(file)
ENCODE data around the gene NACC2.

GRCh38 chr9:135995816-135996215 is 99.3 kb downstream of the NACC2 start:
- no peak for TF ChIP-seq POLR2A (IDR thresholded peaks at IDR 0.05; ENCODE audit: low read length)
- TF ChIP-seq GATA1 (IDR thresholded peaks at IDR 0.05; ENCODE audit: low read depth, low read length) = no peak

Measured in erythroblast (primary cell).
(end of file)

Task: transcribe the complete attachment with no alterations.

ENCODE data around the gene NACC2.

GRCh38 chr9:135995816-135996215 is 99.3 kb downstream of the NACC2 start:
- no peak for TF ChIP-seq POLR2A (IDR thresholded peaks at IDR 0.05; ENCODE audit: low read length)
- TF ChIP-seq GATA1 (IDR thresholded peaks at IDR 0.05; ENCODE audit: low read depth, low read length) = no peak

Measured in erythroblast (primary cell).